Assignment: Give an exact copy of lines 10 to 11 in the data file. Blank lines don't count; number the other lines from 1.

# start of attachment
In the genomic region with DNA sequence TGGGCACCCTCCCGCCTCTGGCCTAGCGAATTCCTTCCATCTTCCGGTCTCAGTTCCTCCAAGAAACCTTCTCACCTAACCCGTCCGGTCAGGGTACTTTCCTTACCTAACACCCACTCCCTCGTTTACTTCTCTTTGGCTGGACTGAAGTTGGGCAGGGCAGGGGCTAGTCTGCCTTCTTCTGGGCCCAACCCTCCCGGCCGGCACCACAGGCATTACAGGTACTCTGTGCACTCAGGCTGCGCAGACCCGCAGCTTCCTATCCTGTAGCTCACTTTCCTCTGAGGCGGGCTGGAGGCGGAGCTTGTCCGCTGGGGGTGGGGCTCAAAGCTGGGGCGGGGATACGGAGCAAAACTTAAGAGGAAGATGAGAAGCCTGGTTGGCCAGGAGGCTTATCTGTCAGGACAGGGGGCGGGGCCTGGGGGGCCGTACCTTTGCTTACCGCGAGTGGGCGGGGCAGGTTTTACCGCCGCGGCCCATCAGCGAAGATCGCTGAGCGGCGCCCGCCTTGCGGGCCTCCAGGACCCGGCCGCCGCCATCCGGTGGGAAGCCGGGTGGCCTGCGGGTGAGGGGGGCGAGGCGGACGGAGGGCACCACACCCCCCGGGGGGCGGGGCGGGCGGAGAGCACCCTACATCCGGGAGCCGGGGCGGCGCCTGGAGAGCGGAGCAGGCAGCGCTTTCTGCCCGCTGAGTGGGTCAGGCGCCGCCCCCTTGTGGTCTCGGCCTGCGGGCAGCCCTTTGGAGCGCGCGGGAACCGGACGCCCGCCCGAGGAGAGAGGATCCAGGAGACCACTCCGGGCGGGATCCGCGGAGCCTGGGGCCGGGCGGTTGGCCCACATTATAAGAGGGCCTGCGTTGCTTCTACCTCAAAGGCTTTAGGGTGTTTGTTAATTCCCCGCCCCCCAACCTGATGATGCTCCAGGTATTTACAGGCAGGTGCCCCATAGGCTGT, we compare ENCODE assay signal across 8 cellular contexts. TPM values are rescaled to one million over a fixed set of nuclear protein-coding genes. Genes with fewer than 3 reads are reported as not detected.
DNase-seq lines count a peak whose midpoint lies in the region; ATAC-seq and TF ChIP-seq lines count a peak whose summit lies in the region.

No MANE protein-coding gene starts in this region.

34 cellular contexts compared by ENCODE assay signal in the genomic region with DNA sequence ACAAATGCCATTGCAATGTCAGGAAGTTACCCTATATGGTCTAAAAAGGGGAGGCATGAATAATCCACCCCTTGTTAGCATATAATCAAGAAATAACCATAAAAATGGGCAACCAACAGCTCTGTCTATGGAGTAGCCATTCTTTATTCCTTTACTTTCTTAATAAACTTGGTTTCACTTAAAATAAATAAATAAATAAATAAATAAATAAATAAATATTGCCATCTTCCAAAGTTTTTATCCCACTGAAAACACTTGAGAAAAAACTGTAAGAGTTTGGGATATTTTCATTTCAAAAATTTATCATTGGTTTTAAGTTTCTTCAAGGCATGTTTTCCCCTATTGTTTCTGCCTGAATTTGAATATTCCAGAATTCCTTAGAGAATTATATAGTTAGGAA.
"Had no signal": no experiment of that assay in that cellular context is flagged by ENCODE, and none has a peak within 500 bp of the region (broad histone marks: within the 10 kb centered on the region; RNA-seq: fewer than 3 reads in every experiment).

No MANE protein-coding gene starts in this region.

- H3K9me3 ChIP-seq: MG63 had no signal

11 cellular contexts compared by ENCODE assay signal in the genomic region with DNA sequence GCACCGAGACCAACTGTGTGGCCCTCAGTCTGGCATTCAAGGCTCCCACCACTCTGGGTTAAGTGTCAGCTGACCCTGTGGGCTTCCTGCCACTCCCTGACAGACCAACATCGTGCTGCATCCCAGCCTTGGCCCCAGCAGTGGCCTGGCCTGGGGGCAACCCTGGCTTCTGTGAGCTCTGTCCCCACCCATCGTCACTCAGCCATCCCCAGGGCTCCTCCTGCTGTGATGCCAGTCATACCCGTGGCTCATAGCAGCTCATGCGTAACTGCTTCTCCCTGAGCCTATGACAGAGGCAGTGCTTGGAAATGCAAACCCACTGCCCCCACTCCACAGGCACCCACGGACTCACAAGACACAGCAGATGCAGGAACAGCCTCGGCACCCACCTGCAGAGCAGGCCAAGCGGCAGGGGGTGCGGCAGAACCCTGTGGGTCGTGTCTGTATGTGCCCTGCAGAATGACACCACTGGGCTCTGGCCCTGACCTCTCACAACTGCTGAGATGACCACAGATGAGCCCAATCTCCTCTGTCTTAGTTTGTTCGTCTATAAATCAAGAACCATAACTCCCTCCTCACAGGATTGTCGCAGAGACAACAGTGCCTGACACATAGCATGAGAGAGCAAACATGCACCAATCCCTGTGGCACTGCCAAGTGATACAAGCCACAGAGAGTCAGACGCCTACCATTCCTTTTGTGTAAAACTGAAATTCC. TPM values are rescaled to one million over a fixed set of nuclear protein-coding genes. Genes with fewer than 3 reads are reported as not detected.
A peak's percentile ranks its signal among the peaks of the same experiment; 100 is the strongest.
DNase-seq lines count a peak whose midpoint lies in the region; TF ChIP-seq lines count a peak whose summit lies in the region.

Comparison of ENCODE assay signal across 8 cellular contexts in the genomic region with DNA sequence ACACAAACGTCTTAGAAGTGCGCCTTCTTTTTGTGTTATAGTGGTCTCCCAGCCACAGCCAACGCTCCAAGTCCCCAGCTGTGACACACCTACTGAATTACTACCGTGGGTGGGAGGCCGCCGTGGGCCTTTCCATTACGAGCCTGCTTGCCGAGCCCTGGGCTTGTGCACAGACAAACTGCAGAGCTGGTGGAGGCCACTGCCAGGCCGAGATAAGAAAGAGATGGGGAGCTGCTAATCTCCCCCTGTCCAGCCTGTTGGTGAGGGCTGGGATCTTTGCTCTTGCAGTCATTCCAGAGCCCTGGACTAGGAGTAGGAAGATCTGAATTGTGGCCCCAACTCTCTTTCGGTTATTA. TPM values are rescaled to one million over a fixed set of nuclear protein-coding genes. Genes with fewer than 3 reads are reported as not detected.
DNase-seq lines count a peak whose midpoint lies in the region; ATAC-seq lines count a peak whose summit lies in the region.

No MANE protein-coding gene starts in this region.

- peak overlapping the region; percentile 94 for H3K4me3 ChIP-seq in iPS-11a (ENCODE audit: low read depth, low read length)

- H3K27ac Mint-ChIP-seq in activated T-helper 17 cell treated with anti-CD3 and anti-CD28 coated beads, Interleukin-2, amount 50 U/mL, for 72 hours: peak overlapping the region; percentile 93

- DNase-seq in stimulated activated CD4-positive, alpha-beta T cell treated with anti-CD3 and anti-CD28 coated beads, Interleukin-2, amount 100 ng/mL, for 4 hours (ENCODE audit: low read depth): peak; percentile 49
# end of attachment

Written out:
DNase-seq lines count a peak whose midpoint lies in the region; TF ChIP-seq lines count a peak whose summit lies in the region.

Comparison of ENCODE assay signal across 8 cellular contexts in the genomic region with DNA sequence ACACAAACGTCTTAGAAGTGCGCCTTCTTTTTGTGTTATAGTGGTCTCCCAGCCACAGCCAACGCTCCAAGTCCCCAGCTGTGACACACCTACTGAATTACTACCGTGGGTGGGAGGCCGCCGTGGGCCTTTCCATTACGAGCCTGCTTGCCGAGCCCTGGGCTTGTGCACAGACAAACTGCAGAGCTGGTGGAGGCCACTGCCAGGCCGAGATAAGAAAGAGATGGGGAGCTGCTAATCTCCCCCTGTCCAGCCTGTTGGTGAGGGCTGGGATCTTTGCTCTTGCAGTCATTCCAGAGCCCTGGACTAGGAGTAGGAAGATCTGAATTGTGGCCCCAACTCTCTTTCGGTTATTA. TPM values are rescaled to one million over a fixed set of nuclear protein-coding genes. Genes with fewer than 3 reads are reported as not detected.